Commentary and Consequences
Do protesters have the right to assail the war during hostilities? Of course. Are they morally responsible for the consequences of their protest? You betcha.
2:25 PM, Mar 26, 2003 • By HUGH HEWITT
UNIVERSITY OF SOUTHERN CALIFORNIA Law School Professor Erwin Chemerinsky has been my colleague in the commentary business for a decade, and for the past three years a weekly guest, along with Chapman Law School Professor John Eastman, on my radio program. Together we try to make the issues of constitutional law entertaining and accessible. Erwin is hard left but brilliant, one of the intellectual architects of the Estrada filibuster, for example, and one of the self-appointed guardians of the rights of al Qaeda prisoners in Guantanamo Bay.
He crossed a line yesterday, and I called him on it on the air. He's not alone in crossing this line, but his column is recent and available on the web, so it is a perfect example. In yesterday's ] Los Angeles Times he wrote:
"On Sunday, Secretary of Defense Donald Rumsfeld quickly invoked international law in condemning Iraq's treatment of American prisoners of war . . . Rumsfeld's hypocrisy here is enormous. For two years, the Bush administration has ignored and violated international law and thus has undermined the very legitimacy of the treaties and principles that constitute the law of nations. Though we all hope, of course, for the quick and safe return of the American prisoners of war, the fact is that--unfortunately--Iraq and other nations may feel much freer today to violate international law in the way they treat war captives and the way they wage war. . . . The United States cannot expect other nations to treat our prisoners in accord with international law if we ignore it. If the United States wants other nations to live by the rule of law, it too must do so."
Not only is the argument wrong, but Erwin does not include even a routine denunciation of the idea that the Iraqis "may feel much freer today to violate international law." They ought not to so feel, and Erwin should have included that message. In fact, as Erwin put it, the article might well encourage the Iraqis to think such criminal thoughts, and to base their behavior towards our POWs on his twisted logic. If there is any restraint at all within this sadistic regime, it cannot be deep and we ought not to be encouraging its corrosion.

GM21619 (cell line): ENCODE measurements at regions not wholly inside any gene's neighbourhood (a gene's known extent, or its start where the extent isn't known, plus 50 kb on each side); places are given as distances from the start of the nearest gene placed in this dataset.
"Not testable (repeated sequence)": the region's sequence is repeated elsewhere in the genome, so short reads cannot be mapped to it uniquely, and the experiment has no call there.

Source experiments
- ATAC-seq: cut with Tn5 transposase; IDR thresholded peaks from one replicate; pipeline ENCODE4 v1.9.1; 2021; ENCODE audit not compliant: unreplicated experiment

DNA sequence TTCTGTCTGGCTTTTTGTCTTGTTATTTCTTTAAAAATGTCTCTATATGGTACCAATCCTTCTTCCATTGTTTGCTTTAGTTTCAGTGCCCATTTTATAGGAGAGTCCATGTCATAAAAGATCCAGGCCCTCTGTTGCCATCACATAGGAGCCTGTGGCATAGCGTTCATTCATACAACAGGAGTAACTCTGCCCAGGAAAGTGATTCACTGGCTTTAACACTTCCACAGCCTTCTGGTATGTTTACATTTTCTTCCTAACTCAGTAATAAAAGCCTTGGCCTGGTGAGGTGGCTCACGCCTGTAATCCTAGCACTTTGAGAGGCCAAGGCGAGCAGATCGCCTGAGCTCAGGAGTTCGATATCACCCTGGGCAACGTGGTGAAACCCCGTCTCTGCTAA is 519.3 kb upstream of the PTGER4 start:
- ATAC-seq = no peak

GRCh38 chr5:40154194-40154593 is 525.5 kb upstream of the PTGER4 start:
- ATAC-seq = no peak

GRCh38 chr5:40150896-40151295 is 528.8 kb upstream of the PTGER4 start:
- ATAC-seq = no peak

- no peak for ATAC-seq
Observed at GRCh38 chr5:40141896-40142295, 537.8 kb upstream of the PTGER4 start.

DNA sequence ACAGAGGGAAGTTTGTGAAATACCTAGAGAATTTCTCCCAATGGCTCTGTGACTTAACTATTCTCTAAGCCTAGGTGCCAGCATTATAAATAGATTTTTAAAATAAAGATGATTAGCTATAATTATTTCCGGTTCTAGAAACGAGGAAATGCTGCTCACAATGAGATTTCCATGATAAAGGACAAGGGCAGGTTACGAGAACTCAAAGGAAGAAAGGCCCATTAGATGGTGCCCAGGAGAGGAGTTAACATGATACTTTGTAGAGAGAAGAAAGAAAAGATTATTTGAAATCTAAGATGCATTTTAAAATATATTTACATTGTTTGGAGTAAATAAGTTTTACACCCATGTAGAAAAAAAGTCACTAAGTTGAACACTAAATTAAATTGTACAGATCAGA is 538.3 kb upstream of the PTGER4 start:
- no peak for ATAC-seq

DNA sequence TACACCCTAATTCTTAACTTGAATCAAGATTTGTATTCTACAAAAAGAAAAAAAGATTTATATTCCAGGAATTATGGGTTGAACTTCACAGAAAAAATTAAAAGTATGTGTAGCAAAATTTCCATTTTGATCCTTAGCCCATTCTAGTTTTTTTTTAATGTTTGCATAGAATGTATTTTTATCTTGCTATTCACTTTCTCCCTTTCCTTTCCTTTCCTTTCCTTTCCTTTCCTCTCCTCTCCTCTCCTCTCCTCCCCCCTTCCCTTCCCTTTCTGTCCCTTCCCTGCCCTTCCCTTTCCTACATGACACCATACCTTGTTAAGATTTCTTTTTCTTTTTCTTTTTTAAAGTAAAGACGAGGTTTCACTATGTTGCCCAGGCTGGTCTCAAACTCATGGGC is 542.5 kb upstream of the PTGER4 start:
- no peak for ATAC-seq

I pressed Erwin if he had considered that his writing could be read in Iraq and that it might have consequences. He avoided the question, and objected that I was questioning his loyalty. He avoided opining even on the morality of Jane Fonda's visit to North Vietnam so many years ago or of this sign carried in "peace" demonstrations over the weekend: "We Support Our Troops When They Shoot Their Officers." In short, Erwin had no firm opinion except that the U.S. government is violating international law.
Though he did not intend it, Erwin's piece is an invitation to the Iraqi brutes to continue in their mistreatment of our prisoners and in their underhanded tactics on the battlefield. I asked Erwin how he would feel if our post-war investigations turned up his article in "The Ministry of Justice." He scoffed at the idea. This is willful blindness about the reach of modern media, and it is not Erwin's problem alone. The antiwar/anti-Bush crowd abandoned all self-restraint months ago, but they ought not to be allowed to pretend that their actions won't have consequences abroad.
The Iraqi propaganda machine is vast and effective, as are the propaganda networks of our enemies in the rest of the world. Erwin's piece and every other bit of commentary is available anywhere there's a computer and a modem line. I watched in disbelief as POW's family was interviewed on TV a night ago, and prayed that Iraqi captors did not see it and glean from it details with which to torment the prisoner. I watch embedded journalists broadcast details of troop conditions and am shocked at the casual way the desires of the audience have overwhelmed ordinary caution.
And I read screed after screed in major newspapers about the motives of the Bush administration or the collapse of public support. With each one, I shook my head at the left's inability to exercise self-discipline even for this relatively brief period of actual combat. It is at best soft racism to assume that the enemy lacks the skill to exploit American media for its own purposes. In most of these instances, however, it is merely self-interested posing.
Erwin already raised the threat of McCarthyism in response to my criticism--the first refuge of the irresponsible in search of cover--so let me also add the ritual incantation that it is the absolute right of the left to be irresponsible, dangerous, and unethical. But the public should be heard on this matter, and the Michael Moore caucus cannot expect to endanger the lives of troops and still enjoy the acclaim--or even the patience--of Americans who know better.
Hugh Hewitt is the host of The Hugh Hewitt Show, a nationally syndicated radio talkshow, and a contributing writer to The Daily Standard.